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Jacob Mchangama: A UK Bill of Rights should be the first step in a human rights (counter)-revolution

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Jacob Mchangama is head of legal affairs the Danish think tank CEPOS and external lecturer of international human rights law at the University of Copenhagen. His recent paper The War on Capitalism: Human rights, political bias was published by the Adam Smith Institute in June.

The Conservative proposal to repeal the Human Rights Act and replace it with a British Bill of Rights is a sound idea. There is an urgent need to counter the influence of the revisionist and unilateral activism of the European Court of Human Rights at the domestic level.

When the United Kingdom ratified the European Convention on Human Rights, its language and drafting history clearly envisaged the Convention as protecting against authoritarian and totalitarian practices. The Convention therefore included only classic civil and political rights and freedoms that protect the individual freedom of citizens and ensure that coercive state action be justified and based on the rule of law.

This understanding of human rights owed much to British efforts during the drafting, and was in line with the British concept of freedom as pertaining to individuals and limiting the role of the state – a concept very much shaped by English historical developments such as the Glorious Revolution and the 1689 Bill of Rights.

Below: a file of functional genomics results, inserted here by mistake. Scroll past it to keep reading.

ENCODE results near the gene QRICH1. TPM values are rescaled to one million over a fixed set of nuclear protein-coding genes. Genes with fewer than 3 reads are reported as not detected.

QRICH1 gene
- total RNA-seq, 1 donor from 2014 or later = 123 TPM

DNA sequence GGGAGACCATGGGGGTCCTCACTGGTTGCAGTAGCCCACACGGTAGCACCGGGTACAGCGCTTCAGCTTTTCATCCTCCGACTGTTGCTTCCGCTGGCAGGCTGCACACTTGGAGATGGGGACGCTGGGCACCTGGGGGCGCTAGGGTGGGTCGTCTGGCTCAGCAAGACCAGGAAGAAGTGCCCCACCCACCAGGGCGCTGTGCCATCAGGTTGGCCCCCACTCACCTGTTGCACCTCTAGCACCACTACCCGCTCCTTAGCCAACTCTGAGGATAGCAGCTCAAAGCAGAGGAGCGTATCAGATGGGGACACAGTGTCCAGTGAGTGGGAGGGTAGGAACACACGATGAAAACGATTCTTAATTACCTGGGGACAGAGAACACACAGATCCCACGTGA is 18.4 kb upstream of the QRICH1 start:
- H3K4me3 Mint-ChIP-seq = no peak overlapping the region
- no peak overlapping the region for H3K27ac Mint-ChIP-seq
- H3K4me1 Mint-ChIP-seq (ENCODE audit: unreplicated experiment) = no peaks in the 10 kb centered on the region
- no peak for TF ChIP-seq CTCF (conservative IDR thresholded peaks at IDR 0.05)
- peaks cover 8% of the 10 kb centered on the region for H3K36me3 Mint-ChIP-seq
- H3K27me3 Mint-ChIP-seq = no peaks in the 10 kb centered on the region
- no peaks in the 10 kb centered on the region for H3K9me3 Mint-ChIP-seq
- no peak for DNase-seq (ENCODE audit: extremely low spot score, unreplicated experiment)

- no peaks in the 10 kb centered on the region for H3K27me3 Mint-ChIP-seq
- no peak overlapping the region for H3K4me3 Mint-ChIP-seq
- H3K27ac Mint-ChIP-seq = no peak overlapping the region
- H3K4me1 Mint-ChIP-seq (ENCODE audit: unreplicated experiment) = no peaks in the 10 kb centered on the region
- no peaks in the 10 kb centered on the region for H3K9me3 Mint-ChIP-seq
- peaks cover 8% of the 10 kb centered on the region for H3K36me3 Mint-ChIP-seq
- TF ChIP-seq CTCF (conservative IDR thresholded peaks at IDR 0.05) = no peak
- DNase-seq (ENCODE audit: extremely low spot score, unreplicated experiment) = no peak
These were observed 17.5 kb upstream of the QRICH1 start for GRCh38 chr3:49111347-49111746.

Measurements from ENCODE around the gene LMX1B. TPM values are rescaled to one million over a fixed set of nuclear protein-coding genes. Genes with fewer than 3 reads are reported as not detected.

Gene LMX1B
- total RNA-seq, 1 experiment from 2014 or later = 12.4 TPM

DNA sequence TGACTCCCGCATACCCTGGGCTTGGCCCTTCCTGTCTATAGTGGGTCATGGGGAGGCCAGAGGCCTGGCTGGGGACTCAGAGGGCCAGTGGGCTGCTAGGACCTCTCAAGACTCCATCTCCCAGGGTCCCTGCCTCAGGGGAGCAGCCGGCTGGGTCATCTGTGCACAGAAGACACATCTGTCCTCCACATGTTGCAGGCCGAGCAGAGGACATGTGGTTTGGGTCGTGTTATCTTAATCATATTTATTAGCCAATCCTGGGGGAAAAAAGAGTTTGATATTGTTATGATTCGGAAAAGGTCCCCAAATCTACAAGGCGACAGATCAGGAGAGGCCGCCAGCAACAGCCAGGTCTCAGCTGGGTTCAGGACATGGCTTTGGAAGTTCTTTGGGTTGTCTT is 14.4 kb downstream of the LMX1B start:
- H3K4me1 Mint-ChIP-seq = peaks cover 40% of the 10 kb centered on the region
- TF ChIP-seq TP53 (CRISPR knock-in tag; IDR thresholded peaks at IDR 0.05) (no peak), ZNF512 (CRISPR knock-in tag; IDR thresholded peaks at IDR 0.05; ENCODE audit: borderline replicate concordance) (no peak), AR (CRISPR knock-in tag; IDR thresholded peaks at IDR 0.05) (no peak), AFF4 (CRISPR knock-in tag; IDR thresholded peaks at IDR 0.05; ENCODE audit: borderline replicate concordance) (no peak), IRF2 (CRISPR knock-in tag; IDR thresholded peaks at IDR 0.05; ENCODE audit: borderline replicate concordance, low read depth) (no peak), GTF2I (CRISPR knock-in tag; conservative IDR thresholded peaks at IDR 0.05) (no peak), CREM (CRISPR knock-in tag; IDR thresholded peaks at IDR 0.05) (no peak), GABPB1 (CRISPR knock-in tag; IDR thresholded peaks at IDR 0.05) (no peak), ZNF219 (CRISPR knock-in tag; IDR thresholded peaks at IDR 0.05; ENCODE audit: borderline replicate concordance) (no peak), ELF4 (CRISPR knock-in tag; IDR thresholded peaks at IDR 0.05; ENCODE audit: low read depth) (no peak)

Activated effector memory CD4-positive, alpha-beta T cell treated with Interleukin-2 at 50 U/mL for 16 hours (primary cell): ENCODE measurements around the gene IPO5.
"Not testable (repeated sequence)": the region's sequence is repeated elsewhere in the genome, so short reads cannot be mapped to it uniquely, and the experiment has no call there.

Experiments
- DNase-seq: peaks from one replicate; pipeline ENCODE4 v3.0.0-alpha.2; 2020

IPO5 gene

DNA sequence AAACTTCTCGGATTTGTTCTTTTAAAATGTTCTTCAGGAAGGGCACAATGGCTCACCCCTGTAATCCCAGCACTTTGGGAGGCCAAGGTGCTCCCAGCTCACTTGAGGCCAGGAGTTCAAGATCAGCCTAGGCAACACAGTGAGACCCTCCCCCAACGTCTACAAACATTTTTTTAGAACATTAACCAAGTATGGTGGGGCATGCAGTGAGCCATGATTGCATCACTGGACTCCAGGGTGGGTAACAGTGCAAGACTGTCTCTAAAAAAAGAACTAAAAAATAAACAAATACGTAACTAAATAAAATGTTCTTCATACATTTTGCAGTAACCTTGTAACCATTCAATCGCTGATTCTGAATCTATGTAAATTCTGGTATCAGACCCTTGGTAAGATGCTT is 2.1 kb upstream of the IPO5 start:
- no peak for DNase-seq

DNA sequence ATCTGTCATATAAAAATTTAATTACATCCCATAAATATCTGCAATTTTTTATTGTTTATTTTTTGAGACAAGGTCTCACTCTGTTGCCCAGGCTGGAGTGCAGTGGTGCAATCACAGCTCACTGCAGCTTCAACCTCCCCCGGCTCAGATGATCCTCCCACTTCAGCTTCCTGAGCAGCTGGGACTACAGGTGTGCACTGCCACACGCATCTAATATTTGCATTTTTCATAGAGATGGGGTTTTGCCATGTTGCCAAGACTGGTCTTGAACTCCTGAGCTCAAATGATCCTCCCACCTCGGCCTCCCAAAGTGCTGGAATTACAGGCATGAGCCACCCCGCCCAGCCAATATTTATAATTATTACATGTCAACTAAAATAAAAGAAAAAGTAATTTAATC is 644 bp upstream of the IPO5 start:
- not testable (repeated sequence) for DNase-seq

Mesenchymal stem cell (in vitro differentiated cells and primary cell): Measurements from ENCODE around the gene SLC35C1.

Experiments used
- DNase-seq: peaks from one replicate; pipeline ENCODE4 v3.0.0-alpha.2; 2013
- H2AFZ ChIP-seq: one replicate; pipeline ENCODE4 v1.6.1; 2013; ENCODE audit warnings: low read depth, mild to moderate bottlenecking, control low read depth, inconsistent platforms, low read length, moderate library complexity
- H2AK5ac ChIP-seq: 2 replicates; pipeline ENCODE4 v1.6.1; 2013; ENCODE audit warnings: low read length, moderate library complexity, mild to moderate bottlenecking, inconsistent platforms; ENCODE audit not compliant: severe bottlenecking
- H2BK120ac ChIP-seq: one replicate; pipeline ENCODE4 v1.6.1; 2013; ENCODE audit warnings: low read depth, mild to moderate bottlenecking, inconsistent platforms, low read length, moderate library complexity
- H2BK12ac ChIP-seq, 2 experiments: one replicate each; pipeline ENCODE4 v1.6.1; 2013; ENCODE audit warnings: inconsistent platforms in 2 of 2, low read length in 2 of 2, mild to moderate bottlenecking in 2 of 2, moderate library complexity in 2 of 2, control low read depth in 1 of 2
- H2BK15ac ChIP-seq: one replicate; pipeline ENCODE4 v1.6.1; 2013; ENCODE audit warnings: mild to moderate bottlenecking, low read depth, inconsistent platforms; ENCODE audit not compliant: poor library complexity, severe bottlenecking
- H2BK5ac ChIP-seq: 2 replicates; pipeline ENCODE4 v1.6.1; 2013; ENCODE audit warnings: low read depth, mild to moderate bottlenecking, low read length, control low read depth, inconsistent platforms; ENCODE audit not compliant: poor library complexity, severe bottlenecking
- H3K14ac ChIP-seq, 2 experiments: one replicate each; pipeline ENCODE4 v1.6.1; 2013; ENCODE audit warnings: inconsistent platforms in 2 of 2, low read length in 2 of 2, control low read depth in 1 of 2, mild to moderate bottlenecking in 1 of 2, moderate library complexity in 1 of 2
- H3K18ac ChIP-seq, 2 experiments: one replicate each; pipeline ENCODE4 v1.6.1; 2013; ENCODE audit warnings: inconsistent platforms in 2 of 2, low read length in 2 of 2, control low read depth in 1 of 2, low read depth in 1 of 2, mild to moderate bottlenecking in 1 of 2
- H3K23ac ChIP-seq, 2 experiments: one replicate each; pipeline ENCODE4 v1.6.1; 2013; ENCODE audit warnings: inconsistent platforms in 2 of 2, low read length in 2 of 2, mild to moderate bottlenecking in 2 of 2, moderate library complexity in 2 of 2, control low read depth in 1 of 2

It was these developments which inspired the American Declaration of Independence and its insistence on inalienable rights, which in turn would serve as the impetus towards the constitutionalization of the West, securing an unprecedented level of freedom and prosperity for Western Man. 

However, the Convention’s original understanding has been radically altered by the interpretation of the Court. The Convention now confers a whole range of positive obligations – which are nowhere to be found in the wording – on the ratifying states. Thus the Convention’s emphasis on individual freedom has been supplanted by an increasing focus on the government’s duty to provide services and guarantees in an ever-greater number of policy areas traditionally left to parliaments and governments.